UN-Initiated and Bank-Led Working Group Formed to Encourage Banks to Achieve Biodiversity Targets


On May 4, 2023, the United Nations announced the formation of a 35-member bank-led working group to promote nature- and biodiversity-related target setting that is aligned with the Kunming-Montreal Global Biodiversity Framework (GBF) adopted at COP15 last year, as well as to implement other climate-related market standards such as the recommendations of the Taskforce on Nature-related Financial Disclosures (TNFD). The Co-Leads of the Working Group are UBS, Crédit Agricole S.A. and First Abu Dhabi Bank, and all working group members are signatories to the Principles of Responsible Banking (PRB).

In a statement setting out the mandate of the working group, the UN stated that the global decline of nature “at an alarming and unprecedented” rate presents a significant risk to businesses, and particularly to those in the financial sector given that the majority of the world’s GDP—as much as $58 trillion—relies on nature in some way. Banks participating in the working group will focus on how banking activities affect the natural world by analyzing resources that are currently available and determining what is needed to close the biodiversity financing gap. The banks will also suggest measures to encourage the development of environmentally friendly business. Additionally, the working group will take into account the rights of indigenous peoples and local communities as it develops nature targets and practices. Existing climate mitigation and net-zero targets also will be integrated into the plans for addressing biodiversity loss.

The PRB builds on the existing Guidance on Biodiversity Target-Setting, which encourages the banking sector to take action to achieve biodiversity targets using a systematic approach. The guidance is supported by stakeholders that focus on the environment, including the Science Based Targets Network (SBTN), TNFD, UNEP World Conservation Monitoring Centre (UNEP-WCMC), and the Finance for Biodiversity Foundation. The working group will seek to promote alignment and consistency with existing frameworks, such as the PRB Biodiversity Community and UNEP FI-led TNFD projects. It will also offer high-level recommendations on how financial institutions can align their portfolios with PRB targets and GBF goals.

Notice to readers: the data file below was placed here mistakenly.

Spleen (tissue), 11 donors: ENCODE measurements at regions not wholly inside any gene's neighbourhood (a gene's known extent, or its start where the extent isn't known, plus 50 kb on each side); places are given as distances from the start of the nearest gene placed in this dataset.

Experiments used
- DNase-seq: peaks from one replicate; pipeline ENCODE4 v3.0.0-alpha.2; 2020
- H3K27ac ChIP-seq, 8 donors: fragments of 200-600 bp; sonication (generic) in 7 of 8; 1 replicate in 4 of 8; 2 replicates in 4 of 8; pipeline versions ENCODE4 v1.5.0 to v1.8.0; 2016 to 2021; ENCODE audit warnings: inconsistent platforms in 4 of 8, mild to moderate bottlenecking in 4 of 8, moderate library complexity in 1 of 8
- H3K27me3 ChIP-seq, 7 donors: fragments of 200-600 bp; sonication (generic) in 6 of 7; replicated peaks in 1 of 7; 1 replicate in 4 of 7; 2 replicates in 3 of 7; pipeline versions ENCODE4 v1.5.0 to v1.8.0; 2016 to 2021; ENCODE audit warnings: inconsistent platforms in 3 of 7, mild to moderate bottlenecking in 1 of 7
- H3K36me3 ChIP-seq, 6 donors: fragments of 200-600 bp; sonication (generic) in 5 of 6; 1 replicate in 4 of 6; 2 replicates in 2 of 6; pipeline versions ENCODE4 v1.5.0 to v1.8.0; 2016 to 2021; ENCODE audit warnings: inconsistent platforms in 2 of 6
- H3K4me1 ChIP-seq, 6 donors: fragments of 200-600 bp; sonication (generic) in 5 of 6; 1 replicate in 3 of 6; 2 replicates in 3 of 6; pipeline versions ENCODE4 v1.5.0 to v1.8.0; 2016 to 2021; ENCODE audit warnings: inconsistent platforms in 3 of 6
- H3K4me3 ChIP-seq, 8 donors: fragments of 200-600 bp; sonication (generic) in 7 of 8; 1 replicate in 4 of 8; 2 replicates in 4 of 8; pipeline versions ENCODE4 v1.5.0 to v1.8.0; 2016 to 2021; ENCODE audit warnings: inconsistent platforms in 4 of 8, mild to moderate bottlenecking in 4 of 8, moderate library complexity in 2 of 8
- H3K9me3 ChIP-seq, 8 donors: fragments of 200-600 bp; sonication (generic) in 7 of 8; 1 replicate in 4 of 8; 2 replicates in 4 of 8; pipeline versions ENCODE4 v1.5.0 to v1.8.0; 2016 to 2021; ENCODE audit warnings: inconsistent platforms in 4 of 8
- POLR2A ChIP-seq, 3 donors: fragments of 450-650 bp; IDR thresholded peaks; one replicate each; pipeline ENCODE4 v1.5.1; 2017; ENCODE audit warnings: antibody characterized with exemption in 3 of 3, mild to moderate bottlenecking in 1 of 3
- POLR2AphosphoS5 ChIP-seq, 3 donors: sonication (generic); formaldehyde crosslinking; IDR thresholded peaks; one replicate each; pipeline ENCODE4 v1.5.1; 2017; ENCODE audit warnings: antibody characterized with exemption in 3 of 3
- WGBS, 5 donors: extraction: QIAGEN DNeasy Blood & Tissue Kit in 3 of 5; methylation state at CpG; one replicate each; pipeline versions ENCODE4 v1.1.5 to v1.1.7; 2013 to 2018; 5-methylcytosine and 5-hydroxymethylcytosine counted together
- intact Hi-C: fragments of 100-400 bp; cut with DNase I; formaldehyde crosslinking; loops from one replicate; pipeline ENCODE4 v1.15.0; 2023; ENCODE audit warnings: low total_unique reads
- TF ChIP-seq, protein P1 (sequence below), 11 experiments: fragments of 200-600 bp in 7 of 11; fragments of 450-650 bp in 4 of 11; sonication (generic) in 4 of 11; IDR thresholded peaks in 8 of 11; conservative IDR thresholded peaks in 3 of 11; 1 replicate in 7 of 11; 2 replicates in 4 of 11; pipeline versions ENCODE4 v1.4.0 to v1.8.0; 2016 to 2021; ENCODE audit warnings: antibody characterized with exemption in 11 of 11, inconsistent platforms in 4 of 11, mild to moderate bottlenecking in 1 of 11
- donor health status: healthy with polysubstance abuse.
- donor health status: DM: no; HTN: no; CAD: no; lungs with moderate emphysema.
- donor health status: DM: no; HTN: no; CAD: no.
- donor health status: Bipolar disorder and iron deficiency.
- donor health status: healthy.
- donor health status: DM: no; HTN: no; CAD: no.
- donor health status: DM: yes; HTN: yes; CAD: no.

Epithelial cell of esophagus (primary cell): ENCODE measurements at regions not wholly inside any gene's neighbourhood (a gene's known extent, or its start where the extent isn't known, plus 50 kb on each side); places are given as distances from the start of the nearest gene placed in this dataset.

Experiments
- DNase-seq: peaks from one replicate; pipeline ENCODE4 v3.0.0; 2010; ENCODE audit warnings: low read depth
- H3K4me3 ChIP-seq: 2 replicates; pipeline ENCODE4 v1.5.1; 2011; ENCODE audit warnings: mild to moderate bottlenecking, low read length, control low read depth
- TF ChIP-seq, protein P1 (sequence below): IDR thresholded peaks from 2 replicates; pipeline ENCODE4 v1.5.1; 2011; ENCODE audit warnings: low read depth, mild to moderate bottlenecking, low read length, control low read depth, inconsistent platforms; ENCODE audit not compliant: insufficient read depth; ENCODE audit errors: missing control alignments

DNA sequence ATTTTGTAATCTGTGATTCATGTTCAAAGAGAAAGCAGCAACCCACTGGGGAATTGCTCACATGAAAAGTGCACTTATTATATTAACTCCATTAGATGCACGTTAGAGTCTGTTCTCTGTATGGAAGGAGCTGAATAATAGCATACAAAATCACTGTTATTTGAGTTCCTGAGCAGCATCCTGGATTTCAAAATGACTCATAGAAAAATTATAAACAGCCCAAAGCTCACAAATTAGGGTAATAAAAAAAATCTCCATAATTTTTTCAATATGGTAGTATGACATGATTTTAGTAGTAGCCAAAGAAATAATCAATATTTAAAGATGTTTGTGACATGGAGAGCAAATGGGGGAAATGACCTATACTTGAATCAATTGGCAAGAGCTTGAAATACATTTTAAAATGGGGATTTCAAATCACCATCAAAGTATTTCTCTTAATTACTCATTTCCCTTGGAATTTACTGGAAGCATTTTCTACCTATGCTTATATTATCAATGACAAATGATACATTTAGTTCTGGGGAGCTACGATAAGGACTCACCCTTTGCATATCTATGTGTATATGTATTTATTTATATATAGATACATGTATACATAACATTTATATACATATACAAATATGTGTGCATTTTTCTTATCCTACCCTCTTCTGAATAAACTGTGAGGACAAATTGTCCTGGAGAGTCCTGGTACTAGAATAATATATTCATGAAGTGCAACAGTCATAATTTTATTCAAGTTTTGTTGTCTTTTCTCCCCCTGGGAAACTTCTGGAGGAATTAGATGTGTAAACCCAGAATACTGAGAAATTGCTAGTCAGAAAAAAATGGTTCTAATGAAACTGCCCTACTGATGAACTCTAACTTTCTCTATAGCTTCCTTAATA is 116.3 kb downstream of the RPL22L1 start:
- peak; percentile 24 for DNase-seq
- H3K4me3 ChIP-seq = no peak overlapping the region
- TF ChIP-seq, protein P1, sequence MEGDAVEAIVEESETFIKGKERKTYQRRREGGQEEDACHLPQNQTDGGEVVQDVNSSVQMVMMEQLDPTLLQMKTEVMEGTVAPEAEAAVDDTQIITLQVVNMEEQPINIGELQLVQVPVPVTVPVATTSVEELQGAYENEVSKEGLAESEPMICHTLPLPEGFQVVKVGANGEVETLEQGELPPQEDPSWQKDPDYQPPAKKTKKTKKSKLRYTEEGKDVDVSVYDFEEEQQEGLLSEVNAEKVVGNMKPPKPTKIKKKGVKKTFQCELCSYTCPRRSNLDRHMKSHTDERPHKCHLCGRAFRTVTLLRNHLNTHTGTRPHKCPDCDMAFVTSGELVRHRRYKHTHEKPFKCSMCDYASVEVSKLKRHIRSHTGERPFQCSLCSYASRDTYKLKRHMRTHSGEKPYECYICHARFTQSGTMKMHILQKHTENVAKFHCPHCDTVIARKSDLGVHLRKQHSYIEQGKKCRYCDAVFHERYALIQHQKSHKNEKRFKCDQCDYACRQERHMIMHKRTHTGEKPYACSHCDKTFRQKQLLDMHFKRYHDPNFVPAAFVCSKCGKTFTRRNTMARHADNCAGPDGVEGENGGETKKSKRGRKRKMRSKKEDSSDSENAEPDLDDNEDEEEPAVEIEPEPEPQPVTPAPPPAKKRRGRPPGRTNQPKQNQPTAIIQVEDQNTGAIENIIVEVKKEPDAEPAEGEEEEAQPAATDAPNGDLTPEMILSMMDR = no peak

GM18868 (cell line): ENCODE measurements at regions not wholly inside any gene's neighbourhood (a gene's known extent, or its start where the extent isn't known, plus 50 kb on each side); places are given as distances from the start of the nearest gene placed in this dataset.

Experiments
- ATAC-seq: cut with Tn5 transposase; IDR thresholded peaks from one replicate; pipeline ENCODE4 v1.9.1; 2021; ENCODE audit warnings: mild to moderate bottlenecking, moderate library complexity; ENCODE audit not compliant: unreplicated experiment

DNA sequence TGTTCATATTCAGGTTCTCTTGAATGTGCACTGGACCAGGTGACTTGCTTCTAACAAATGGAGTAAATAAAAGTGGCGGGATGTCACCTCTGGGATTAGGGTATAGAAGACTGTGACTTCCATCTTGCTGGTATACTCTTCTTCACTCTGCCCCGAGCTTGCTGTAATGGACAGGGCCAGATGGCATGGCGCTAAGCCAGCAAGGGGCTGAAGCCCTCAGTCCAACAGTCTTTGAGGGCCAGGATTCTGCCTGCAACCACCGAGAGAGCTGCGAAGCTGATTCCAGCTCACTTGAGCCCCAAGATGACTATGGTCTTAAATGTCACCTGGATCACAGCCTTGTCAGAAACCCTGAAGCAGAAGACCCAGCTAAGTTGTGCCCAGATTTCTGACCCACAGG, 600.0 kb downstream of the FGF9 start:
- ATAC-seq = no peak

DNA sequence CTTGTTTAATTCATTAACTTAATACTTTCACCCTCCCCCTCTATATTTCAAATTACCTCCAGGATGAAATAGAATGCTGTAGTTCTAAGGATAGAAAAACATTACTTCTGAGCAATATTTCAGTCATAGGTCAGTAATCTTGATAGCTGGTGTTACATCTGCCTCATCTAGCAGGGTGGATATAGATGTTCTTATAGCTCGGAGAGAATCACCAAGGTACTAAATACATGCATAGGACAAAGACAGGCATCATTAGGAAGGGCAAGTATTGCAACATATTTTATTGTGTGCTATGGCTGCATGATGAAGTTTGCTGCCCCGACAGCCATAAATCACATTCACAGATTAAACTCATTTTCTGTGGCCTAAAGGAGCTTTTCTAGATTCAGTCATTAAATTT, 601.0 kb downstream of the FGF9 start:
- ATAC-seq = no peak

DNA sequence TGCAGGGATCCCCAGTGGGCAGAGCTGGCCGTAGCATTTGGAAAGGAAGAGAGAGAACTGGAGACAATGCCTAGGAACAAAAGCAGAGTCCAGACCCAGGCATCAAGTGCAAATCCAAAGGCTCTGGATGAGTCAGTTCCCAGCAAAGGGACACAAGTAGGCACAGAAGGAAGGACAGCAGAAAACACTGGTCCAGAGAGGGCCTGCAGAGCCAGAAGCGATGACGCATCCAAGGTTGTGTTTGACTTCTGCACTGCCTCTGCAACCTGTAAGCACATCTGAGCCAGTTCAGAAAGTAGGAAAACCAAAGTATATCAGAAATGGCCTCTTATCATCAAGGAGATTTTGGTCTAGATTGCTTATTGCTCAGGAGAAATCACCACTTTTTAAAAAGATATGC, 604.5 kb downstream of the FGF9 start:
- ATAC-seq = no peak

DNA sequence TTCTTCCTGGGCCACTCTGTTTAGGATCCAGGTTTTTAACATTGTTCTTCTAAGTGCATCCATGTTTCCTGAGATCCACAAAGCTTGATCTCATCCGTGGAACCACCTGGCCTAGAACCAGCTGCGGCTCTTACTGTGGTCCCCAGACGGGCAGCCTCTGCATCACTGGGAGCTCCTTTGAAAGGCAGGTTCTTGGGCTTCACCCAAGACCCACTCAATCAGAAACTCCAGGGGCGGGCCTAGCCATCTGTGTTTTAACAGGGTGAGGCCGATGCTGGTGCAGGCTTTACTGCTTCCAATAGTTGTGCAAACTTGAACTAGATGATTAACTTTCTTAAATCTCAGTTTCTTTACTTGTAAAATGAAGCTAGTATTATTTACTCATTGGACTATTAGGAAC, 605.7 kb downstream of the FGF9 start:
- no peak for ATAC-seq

The guidance created by the working group will seek to effectively tackle “the loss of biodiversity and nature to apply a holistic and systemic approach to set and achieve nature targets,” said the UN.

Taking the Temperature: In January we reported on the GBF reached at the conclusion of COP15, which amplified the importance of nature and biodiversity concerns and established them as a permanent feature of the sustainability discussion. This has informed recent EU policy initiatives, which include biodiversity considerations as part of the EU’s goal to achieve carbon neutrality by 2050. It is also notable that the European Green Deal also includes an aim to promote biodiversity in line with the EU’s Biodiversity Strategy for 2030.

As we discussed previously, nearly 200 countries have adopted the Kunming-Montreal Global Biodiversity Framework and are working to achieve the goals set out by that regime, which includes four goals for 2050 and 23 targets for 2030, creating “an ambitious pathway to reach the global vision of a world living in harmony with nature by 2050.”

The establishment of the PRB is one more step in this direction to address climate change and loss of biodiversity. The 35 signatories constitute about half of the world’s global assets and hail from 24 countries, indicating that the banking industry is taking forward-looking steps to address the biodiversity financing gap and other issues facing nature, joining, as we have noted in the past, other sectors, including the insurance industry.


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National Law Review, Volumess XIII, Number 171